Materials underpin 70% of the GNP of the industrialised nations, in one way or another, and are therefore vital to the economy. Nanotechnology provides a route to the creation of almost limitless kinds of novel materials in a variety of ways. Nanomaterials can be described as ‘novel materials whose size of elemental structure has been engineered at the nanometre scale’. Materials in the nanometre size range exhibit fundamentally new behaviour, as their size falls below the critical length scale associated with any given property. Intervention in the properties of materials at the nanoscale permits the creation of materials and devices with hitherto undreamed of performance characteristics and functionality.
Classification and Composition of Nanomaterials
Nanomaterials include clusters of atoms (quantum dots, nanodots, inorganic macromolecules), grains that are less than 100 nanometres in size (nanocrystalline, nanophase, nanostructured materials), fibres that are less than 100 nanometres in diameter (nanorods, nanoplatelets, nanotubes, nanofibrils, quantum wires), films that are less than 100 nanometres in thickness, nanoholes, and composites that are a combination of these. The composition can be any combination of naturally occurring elements, with the more important compositions being silicates, carbides, nitrides, oxides, borides, selenides, tellurides, sulfides, halides, alloys, intermetallics, metals, organic polymers, and composites.
Current and Future Markets for Nanomaterials
There is a large and rapidly growing market for new materials - including speciality chemicals, catalysts, pigments, coatings, ceramics, ceramic powders and metal oxides.
Technical Challenges Facing Manufacturers of Nanomaterials
The key technical challenges are:
• Design, synthesis, characterisation and property evaluation of nanocomposites, nanolayered coatings and nanostructured materials using neutron and X-ray scattering, NMR, dielectric spectroscopy, positron annihilation, ion beam analysis, scanning probe microscopy and electron microscopy.
• Molecular and mesoscopic modelling.
• Development of self-assembly and biomimetic techniques for nano-functional and nanostructured materials.
• Establishment of knowledge concerning use of sol-gel and colloidal chemistry as the basis of novel functional materials.
• Controlled production of nanoparticles (in terms of the size and features of the nanoparticles) for reproducibility, reliability and scalability; the development of directed deposition techniques and new methods of catalyst characterisation.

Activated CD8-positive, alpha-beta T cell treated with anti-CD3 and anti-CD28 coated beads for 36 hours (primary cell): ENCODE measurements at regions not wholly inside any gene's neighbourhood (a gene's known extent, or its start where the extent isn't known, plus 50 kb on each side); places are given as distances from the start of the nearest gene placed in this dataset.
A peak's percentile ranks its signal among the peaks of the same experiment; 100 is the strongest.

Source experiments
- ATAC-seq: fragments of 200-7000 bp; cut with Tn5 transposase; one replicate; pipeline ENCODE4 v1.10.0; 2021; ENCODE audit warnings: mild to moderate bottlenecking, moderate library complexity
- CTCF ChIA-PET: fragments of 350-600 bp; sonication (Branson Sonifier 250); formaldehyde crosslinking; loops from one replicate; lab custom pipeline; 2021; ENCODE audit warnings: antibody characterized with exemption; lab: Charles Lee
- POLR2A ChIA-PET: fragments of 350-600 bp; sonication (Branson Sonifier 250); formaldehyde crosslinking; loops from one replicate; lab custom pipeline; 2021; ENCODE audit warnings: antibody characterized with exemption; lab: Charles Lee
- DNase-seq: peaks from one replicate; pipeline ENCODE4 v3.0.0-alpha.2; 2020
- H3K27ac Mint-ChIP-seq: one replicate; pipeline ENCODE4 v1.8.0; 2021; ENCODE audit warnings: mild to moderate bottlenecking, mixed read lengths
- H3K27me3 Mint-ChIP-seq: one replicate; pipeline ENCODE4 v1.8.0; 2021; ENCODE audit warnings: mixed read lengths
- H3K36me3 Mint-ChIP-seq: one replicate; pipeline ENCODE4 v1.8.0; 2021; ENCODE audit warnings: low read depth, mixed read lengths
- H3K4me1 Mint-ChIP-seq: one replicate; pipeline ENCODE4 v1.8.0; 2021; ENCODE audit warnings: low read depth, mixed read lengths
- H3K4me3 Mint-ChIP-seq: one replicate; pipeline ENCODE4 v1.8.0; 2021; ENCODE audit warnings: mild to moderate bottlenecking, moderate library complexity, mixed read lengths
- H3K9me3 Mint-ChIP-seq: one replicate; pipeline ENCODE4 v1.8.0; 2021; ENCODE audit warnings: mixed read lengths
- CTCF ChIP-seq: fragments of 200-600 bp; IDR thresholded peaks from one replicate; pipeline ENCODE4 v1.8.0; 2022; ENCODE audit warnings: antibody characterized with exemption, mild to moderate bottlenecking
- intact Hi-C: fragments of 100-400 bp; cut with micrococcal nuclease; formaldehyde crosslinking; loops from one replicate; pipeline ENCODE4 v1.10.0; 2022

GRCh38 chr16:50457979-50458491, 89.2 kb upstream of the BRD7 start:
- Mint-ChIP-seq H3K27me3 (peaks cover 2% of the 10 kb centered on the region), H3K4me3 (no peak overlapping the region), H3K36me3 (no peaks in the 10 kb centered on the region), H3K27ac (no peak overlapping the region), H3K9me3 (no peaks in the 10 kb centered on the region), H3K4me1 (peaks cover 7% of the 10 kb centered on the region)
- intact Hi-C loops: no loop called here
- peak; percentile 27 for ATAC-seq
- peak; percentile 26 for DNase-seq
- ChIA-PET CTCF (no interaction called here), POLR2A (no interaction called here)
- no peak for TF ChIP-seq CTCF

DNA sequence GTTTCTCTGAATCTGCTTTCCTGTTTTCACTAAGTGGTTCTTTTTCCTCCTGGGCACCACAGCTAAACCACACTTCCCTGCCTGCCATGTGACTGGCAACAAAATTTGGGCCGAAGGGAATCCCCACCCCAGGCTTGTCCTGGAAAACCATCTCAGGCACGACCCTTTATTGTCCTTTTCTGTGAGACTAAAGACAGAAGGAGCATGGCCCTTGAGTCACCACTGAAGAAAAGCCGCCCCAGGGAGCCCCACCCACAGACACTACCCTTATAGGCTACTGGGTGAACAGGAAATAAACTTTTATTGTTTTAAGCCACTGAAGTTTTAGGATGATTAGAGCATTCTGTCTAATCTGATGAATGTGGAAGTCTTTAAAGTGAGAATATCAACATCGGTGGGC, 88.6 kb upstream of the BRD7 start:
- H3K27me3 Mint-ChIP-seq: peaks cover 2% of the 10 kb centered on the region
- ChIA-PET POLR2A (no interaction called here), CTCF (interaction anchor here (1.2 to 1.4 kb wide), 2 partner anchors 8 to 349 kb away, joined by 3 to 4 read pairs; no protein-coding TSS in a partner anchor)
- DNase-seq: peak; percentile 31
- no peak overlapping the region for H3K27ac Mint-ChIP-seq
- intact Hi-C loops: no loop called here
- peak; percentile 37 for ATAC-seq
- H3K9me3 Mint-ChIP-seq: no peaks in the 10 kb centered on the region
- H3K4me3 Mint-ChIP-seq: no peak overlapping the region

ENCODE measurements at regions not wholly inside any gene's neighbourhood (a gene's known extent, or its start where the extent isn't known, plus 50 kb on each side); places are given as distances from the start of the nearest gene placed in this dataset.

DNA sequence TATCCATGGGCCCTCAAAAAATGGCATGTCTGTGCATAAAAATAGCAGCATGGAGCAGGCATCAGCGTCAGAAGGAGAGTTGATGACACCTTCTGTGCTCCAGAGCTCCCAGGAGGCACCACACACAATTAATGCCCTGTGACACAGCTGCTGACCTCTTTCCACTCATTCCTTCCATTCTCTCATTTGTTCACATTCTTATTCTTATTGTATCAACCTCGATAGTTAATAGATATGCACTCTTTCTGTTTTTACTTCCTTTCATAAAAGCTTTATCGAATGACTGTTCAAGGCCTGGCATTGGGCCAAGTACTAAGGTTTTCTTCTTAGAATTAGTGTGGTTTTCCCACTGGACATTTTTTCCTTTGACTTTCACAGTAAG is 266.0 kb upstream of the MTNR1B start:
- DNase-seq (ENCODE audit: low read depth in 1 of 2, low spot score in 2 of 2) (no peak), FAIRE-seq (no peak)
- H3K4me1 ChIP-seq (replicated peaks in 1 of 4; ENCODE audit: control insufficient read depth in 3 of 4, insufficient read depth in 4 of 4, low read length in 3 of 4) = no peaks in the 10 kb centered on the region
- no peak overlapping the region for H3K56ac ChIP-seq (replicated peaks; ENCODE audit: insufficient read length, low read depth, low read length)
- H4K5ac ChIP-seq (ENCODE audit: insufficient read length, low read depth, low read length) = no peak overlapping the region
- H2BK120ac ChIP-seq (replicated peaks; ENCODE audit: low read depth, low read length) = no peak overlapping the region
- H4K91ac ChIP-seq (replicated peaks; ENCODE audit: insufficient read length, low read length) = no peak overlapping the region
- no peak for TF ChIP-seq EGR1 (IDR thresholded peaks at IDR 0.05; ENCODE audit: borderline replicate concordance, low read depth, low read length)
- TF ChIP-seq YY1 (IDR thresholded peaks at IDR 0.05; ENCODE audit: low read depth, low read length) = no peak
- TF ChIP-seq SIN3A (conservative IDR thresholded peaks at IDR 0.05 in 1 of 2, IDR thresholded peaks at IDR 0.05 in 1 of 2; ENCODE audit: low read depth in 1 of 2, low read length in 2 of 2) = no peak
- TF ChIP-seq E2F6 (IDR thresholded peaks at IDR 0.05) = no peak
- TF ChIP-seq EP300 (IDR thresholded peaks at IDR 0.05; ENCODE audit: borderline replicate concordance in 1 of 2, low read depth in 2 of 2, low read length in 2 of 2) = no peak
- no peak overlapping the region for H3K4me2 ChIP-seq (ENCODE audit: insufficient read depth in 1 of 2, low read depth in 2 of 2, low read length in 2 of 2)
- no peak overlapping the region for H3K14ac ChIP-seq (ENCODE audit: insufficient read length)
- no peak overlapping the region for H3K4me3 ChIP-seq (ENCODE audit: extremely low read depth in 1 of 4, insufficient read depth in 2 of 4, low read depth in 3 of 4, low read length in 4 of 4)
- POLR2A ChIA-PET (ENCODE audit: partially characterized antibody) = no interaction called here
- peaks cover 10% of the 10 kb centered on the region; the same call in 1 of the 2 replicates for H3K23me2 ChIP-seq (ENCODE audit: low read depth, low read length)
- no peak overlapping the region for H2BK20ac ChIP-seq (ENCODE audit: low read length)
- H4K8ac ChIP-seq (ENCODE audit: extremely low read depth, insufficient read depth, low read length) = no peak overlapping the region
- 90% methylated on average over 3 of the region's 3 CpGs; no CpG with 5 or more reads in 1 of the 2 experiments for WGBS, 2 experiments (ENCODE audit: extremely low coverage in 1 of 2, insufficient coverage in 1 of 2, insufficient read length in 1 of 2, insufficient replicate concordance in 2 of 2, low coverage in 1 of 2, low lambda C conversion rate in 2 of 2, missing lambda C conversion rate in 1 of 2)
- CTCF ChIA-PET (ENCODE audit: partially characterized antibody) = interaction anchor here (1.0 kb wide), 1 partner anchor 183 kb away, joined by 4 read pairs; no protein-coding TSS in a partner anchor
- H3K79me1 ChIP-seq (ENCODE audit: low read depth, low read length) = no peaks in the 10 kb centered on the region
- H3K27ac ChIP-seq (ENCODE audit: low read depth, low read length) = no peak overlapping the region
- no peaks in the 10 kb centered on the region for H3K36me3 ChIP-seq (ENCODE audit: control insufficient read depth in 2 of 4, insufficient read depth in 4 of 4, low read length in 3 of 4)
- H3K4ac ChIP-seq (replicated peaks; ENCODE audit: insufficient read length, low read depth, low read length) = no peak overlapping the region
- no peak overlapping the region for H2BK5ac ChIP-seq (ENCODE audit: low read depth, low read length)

• Analysis and emulation of biological deposition techniques; that is, the application of biomimetics to novel materials. 58
Global Competition in the Field of Nanomaterials
In biomaterials, the US is at the forefront in tissue engineering and advanced controlled release. In other areas of such as molecular sensors and diagnostics, Europe is in a strong position. In ceramics, Japan and the US lead. Japan dominates in manufacturing, the US in basic research; and there is also strong research and development activity in Germany. In magnetic materials, research has declined in the US, but Europe and Japan have sustained their interest and invested in infrastructure. In metals, with new developments in synthesis, behaviour, performance, processing and so on, the US leads in many areas, but the UK as well as France, Germany and Japan are recognised as having significant capability.
Electronic and Optical-Photonic Materials - Developments in the USA and Japan
Electronic and optical-photonic materials: in the area of semiconductor technology, the US does well, but Japan leads in most areas of display technology. Nanotechnology is leading to materials with unusual electronic and optical properties derived from their feature sizes; many of which are being developed in the US. In many areas of optical-photonic and electronic materials, the US benefits from facilities set up by the NSF (National Science Foundation). The US benefits from fast-tracking innovations through ‘development companies,’ which link industry and research, and survive mainly on state projects.
New Materials in Germany and German Companies Who Are Using Nanomaterials in Manufacturing
Germany was arguably the first country to use nanotechnology as the basis of new materials development, though, according to some commentators, the industrial environment is presently not conducive to rapid growth. Several networks exist which bring together companies and research organisations to exchange information, which is particularly helpful to SMEs. Germany has major nanomaterials users such as VW, and Daimler Chrysler in the automotive sector; Bayer, Merck, Degussa, and BASF in chemicals; other companies such as Henkel; and features SMEs in high-technology areas such as optics, electronics, and data communications, together with large electronics companies such as Siemens and Bosch.
Development of Nanomaterials in the UK
The UK’s position in materials is perceived as being relatively weak, but improving in several respects. There are strengths in polymers, catalysts and biocompatible materials, and in the underpinning colloidal science. The UK has leading companies in coatings and hard materials, and real strengths in producing some nanoparticles and in creating catalysts. Much innovative work is underway in academia. Some firms, including several small and medium firms, some being new start-ups, are particularly active, though major users are not prominent. In Europe generally, SMEs are the driving force in the use of new materials.